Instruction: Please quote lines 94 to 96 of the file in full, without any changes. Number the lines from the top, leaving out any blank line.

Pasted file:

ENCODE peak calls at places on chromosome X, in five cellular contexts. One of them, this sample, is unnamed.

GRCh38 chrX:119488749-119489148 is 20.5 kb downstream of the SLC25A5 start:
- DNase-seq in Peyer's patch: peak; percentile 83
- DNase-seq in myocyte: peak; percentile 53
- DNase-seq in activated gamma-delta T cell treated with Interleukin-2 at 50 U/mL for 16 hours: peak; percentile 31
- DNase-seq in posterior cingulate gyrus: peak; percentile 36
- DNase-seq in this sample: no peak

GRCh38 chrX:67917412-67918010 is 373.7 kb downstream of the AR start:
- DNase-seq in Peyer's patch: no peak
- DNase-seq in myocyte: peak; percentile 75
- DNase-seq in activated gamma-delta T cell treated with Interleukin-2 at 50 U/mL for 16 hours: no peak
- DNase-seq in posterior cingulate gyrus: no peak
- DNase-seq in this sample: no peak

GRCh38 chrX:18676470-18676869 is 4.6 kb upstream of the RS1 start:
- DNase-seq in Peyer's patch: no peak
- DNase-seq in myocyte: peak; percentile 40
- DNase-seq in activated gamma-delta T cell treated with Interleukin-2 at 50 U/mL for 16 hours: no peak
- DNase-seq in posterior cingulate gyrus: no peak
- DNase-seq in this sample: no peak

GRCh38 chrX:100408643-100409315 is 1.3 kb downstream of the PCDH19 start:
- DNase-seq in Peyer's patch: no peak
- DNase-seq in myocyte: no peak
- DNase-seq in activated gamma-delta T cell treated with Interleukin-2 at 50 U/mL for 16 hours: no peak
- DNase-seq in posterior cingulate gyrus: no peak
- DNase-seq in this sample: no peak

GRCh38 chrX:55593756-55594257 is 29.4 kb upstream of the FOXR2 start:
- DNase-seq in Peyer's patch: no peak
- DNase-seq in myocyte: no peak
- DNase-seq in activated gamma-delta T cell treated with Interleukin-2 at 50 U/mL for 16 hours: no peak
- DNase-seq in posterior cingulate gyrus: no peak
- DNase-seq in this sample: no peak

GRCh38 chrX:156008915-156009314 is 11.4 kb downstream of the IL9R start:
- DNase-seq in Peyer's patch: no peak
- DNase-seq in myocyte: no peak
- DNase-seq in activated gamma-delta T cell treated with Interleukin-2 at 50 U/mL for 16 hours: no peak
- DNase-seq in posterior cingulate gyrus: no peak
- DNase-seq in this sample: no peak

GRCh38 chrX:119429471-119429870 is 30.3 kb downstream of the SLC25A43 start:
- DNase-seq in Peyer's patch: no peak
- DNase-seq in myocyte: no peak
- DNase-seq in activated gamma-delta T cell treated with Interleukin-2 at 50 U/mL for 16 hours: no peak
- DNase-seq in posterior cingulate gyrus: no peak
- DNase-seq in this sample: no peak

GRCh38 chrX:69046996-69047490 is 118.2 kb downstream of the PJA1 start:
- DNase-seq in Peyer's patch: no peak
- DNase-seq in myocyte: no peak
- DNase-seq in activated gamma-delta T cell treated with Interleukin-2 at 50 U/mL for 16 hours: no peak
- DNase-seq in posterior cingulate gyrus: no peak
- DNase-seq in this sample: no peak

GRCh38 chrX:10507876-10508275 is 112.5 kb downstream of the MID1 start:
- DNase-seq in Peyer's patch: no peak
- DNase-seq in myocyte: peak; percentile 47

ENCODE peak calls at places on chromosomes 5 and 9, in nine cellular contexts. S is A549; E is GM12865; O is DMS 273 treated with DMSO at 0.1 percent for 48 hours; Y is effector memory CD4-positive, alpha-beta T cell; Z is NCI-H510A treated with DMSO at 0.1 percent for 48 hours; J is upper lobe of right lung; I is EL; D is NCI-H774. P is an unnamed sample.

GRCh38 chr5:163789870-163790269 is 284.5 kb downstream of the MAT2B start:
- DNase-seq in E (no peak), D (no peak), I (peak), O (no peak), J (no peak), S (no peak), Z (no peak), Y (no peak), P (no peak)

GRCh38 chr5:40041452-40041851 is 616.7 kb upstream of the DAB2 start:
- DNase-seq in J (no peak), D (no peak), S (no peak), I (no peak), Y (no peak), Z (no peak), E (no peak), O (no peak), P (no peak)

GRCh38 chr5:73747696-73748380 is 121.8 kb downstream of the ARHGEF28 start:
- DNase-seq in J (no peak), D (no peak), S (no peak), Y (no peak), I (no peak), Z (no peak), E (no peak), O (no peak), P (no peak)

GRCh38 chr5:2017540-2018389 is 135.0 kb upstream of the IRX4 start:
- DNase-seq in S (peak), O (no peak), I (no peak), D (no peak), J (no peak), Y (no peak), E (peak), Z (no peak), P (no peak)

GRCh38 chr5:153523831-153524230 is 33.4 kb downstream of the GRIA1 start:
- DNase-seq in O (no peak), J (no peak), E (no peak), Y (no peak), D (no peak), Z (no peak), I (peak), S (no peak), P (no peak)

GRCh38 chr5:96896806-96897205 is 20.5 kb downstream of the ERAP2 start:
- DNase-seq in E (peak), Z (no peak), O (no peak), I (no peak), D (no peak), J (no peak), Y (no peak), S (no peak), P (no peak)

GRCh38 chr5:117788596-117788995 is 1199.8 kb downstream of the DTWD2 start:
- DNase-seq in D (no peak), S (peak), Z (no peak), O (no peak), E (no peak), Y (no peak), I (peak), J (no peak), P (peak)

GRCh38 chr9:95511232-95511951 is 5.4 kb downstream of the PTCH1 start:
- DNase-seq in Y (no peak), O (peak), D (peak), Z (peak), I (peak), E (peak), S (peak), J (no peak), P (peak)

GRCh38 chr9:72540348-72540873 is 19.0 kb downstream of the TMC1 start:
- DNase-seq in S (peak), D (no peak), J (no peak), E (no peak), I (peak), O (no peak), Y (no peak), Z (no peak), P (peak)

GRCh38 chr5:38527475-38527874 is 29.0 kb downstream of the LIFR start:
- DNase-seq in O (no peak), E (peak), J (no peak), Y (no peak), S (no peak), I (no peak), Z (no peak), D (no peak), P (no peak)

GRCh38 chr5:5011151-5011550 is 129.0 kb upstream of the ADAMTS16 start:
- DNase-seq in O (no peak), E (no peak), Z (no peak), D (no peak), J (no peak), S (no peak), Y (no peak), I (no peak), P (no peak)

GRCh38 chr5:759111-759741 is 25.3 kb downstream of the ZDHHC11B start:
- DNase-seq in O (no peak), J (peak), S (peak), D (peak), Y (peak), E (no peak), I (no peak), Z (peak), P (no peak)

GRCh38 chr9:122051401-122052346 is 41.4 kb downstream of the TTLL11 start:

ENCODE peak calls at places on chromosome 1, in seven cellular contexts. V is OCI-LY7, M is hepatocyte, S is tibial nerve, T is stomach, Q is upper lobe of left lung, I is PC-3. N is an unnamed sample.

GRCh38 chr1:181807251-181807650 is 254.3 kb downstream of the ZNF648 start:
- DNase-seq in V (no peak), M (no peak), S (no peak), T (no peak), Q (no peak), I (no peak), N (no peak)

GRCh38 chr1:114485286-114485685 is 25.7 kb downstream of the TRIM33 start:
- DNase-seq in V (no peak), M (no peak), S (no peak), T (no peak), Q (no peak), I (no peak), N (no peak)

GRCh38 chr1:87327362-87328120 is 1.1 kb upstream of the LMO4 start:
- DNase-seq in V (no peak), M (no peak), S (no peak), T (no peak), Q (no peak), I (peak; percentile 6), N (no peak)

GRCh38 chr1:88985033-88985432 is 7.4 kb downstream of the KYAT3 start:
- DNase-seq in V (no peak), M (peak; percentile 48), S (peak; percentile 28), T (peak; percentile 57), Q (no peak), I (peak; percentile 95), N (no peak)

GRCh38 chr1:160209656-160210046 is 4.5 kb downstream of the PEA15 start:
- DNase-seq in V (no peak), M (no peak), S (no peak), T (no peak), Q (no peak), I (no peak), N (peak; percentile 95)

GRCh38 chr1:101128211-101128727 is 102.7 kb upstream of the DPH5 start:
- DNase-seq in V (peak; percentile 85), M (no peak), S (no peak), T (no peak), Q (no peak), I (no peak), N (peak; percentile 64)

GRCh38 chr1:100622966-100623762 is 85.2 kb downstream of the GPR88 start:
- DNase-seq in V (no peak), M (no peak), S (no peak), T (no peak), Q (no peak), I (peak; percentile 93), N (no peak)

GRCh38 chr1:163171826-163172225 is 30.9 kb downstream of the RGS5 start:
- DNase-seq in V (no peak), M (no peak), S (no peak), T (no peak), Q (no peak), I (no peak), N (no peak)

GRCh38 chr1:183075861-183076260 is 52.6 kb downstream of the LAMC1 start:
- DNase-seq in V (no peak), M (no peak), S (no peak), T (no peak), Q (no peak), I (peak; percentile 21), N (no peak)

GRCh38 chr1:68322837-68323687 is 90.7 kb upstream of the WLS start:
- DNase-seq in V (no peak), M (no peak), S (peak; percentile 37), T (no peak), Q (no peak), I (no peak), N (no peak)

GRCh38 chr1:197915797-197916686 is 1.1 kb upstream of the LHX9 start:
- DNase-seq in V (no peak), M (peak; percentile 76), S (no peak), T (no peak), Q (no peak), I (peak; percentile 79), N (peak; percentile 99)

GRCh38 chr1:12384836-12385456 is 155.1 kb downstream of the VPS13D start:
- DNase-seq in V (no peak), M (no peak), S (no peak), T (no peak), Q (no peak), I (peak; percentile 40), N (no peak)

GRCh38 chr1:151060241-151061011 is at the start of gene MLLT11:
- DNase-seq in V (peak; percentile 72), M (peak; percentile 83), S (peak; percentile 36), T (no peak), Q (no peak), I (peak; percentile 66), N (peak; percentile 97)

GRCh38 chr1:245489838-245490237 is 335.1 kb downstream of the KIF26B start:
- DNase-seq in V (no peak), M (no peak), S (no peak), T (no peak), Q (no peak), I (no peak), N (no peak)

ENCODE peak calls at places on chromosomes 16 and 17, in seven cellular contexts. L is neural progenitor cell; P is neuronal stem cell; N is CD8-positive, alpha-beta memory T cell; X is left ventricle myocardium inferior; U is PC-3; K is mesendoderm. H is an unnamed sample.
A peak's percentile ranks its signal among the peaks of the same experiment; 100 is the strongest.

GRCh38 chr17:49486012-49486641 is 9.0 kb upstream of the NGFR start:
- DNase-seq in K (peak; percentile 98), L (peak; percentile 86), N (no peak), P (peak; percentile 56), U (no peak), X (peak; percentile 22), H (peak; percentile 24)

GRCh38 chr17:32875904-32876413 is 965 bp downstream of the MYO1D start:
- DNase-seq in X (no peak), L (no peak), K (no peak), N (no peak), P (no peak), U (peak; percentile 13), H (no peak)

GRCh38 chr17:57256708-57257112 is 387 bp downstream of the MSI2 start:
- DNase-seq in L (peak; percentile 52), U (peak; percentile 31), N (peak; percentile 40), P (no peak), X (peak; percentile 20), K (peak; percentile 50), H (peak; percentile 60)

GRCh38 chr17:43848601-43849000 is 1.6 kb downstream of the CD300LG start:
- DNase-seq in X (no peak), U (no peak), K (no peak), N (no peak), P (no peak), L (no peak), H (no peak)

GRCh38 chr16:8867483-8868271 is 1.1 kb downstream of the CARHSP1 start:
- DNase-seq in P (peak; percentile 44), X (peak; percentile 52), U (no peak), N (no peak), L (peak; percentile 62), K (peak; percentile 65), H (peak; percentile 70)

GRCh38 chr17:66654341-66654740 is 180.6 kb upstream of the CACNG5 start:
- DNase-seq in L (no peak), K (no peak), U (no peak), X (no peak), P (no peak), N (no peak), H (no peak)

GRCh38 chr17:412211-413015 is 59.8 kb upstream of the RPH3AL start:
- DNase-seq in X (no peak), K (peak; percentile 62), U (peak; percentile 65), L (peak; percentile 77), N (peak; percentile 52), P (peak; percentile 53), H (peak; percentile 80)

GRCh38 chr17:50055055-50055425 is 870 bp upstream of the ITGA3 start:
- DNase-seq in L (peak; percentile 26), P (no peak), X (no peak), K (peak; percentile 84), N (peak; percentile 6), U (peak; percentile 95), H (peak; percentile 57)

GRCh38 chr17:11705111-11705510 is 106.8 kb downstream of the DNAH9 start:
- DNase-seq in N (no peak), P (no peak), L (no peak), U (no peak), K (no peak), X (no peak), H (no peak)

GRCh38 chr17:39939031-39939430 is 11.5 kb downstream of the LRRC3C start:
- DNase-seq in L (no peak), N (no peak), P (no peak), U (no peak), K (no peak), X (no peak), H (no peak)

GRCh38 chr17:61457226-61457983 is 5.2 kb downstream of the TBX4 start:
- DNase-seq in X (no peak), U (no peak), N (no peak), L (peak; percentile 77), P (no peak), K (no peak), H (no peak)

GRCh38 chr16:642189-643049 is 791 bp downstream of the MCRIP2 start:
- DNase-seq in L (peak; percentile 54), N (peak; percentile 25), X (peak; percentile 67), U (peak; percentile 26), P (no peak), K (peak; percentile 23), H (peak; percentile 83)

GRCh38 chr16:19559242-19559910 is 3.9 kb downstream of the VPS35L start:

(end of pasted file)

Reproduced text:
GRCh38 chr1:163171826-163172225 is 30.9 kb downstream of the RGS5 start:
- DNase-seq in V (no peak), M (no peak), S (no peak), T (no peak), Q (no peak), I (no peak), N (no peak)

GRCh38 chr1:183075861-183076260 is 52.6 kb downstream of the LAMC1 start: